And I guess you’ve got that added control, right? Cause you know, Cmd is an endpoint control as well as a visibility tool, which gives you a further benefit. I’m going to guess that it’s probably harder to roll out Cmd across every single Linux device then it is to just whack a proxy in front of them, but it gets your further.
I mean, if we’re going to be honest, that’s the way it is, right?
Yeah, we do hear this one a little bit, and I think it’s an interesting point to bring up. If you’ve got a well-orchestrated system environment, which… look, we all want to have that beautiful orchestration Terraform, but we’re just not there yet.
Yeah, it’s a bit of a tricky one, you know? I’m of the opinion that if your engineers are accessing a workload and that workload isn’t managed, or at least isn’t managed well enough to deploy a pretty lightweight binary, you probably got bigger problems on your plate in many of these cases.
I think what I will say though, is it is a little bit more difficult, but it’s a longer term solution that gets you a lot further in the long run.
Mike, this HashiCorp stuff… surely it’s not the only new way that companies are provisioning access to their production environments in this, the “Age of Covid” and remote working. What else have you seen over the year?
It’s been the year of the identity aware proxies, right?
I would agree a hundred percent with that. We’re all working at home right now.
I think, it is definitely going in that direction and getting a bit of a handle of what’s going on in there is probably important too.
Now Jake, while I’ve got you here. I just wanted to ask you about this Linux malware that Cyber Command reported on back in August.
No one has been able to turn up a sample. You were even asking your contacts, like… does anyone know? And I reached out to a few people on your behalf to see if I could track one down for you. And I came up empty handed. So, I’m told this thing was in the wild, but in very limited circulation and no one seems to have samples.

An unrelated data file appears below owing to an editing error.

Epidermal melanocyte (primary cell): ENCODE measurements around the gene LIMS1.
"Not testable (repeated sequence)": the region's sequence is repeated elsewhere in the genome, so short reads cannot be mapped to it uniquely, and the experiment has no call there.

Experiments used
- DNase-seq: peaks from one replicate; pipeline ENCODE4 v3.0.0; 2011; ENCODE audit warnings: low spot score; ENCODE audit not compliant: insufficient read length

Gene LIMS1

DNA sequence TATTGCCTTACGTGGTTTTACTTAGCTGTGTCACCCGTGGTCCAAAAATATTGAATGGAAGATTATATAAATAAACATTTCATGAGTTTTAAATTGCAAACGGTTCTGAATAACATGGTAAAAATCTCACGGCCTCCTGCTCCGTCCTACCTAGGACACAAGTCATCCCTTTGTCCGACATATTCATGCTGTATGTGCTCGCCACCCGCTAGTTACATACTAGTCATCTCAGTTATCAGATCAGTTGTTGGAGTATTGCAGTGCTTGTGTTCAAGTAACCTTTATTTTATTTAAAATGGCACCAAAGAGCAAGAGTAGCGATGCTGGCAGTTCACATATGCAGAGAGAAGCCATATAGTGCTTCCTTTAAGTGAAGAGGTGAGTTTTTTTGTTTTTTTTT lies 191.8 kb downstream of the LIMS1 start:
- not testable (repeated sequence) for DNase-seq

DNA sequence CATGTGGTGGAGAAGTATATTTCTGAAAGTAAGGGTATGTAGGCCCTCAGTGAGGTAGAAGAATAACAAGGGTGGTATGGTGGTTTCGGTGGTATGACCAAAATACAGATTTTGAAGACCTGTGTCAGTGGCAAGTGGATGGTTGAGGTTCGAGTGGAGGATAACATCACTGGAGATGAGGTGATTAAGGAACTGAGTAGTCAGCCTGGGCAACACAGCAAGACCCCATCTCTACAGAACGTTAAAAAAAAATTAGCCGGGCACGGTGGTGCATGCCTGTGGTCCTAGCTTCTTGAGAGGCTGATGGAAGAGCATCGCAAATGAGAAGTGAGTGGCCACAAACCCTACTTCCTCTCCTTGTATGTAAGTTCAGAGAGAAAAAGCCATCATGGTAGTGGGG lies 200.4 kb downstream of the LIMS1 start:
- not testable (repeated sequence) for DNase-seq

But you must’ve been paying very close attention to Linux malware, being the number one sort of “agenda item” in a week in August for InfoSec, that’s music to your ears I would imagine. What are your feelings on that whole episode?
Absolutely. It’s been really interesting first and foremost. It’s interesting to see that we’re seeing targeted attacks against infrastructure and not necessarily just Linux endpoints that people may be using for personal use or obfuscation or just to run that live state data, run tails, and kind of “get away with what they want to get away with”.
It’s been really interesting to see a lot of the target shift to infrastructure. What I will say is I was very surprised by the sheer amount of press that the topic got. And I think what I was most interested by is just the lack of samples that were out there.
It does prove that these kinds of malware targets are, you know, generally used with scalpel level precision, and it does bring up the question often in the back of my mind: how often are we seeing these kinds of things and maybe just overlooking them?
That’s the interesting thing that came out of this for me, right? Which is like, no one had seen it, but who’s looking right? Like observability, no one is doing appropriate monitoring of their Linux environments, right? So I figured you would be all over this.
And your client might not have even seen this thing if it was once it was on the box… but it would be a box running Cmd [and as such] would be less likely to get that malware on it in the first place. But from the writeups it looks like it was pretty good stuff.
Yeah, I think the level of sophistication from the campaign was pretty clear and present in a lot of the ways that you could detect the malware.
It was connectivity to a set amount of endpoints. So connectivity, inbound to your network on a certain amount of endpoints. We actually have a great blog writeup by one of us security engineers. Derek [Betker] and the Cmd team who analyzed a lot of what was going on in the media and at least distilled it down a little bit more in some different ways.